Written by Emily Baker
The New Forest encompasses about 92,000 acres and the national park is slightly larger. This is Britain’s smallest national park but also the most densely populated. Some 34,000 people live within its boundaries, which stretch from the edge of the Wiltshire chalk downs in the north, to the Solent coast in the south, to the Avon Valley in the west, and on to Southampton Water in the east. Towns are within its confines, as are remote heathland and woodland.
One day as I walked across the windswept expanse of Beaulieu Heath, located well within the New Forest border, a group of walkers stopped me and asked where the New Forest was. I was, of course, puzzled until I realised that they expected to find a giant woodland and their definition of ‘forest’ didn’t include the great swatches of grassy lawn, heath and bog from which they had just extricated themselves.
The New Forest isn’t exactly ‘new’ – home to ancient woodlands made up of oak and beech trees © Ollie Taylor, Shutterstock
‘New Forest’ is a misnomer in modern terms. There are, of course, woodlands both ancient and ornamental – which are comprised of oak, beech, and holly, as well as conifer inclosures planted largely for timber harvesting. The term ‘forest’, however, dates from a time when the word meant something else altogether. When William the Conqueror claimed this area for his private hunting ground in 1079 (his boundaries were in fact larger) the word ‘forest’ meant tracts of land reserved for the king and his barons to hunt rather than wooded land. ‘New’ is a relative description, but to William it was his personal ‘Nova Foresta’.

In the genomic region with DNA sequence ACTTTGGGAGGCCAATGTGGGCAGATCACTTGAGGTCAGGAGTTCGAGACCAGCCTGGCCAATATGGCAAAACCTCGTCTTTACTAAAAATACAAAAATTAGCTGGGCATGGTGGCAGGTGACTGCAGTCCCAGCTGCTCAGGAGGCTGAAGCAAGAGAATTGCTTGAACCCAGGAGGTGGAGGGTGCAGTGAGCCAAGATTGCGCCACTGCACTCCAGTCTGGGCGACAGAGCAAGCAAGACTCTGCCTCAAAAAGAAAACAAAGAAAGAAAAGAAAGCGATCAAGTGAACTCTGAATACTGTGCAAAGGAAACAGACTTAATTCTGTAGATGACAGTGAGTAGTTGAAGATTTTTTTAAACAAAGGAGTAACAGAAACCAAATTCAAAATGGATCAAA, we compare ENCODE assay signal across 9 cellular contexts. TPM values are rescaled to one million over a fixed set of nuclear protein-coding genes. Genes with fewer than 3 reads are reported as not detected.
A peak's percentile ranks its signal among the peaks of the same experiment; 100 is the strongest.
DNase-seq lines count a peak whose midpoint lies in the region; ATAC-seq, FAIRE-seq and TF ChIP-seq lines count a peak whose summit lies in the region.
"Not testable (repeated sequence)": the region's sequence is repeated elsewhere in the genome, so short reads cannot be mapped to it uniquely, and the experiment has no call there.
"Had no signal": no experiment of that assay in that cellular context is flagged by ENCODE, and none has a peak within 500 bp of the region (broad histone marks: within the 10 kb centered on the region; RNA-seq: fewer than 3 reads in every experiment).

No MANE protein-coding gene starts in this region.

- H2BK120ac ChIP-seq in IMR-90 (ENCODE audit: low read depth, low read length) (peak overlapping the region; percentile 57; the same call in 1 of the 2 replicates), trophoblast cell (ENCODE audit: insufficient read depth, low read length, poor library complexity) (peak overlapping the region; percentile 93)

What the Beaulieu Heath walkers didn’t realise is that only 23% of the Forest is woodland in the modern sense of the word. Nearly 50% of the Forest is termed ‘open forest’, meaning unenclosed woodland, bogs and wet heath; heathland and lawn. The co-existence of these very rare habitats is extremely unusual and fosters a huge diversity of species. But the New Forest’s distinction doesn’t stop there. This is also one of the last places where pastoral management, meaning the exercising of ‘common rights’ of animal grazing to maintain the landscape, continues.
Ponies are a common feature of the New Forest landscape © jeff gynane, Shutterstock
The ponies and cattle that wander the land are more than just a pretty rural feature; they, and the commoners who own them, work to keep the open Forest as it is for the rest of us to enjoy. The grazing practices here ensure that a complex network of natural habitats thrives. Nothing like this exists on such a large scale anywhere else in western Europe.
Perhaps the most prized feature of the Forest is that the public is, by and large, free to wander. The 134 car parks managed by the Forestry Commission are free and convenient for the huge number of walking trails (beware that parking on verges or in front of gates is likely to result in a ticket). Minimal signage is deliberate in an effort to maintain the natural appearance of the area. But that ‘hands-off’ management style gives visitors extra responsibilities. The Forest is a working environment, for commoners tending their stock, animals grazing the land, conservationists protecting rare habitats of flora and fauna, and for harvesters of timber, all of whom need to be treated with respect.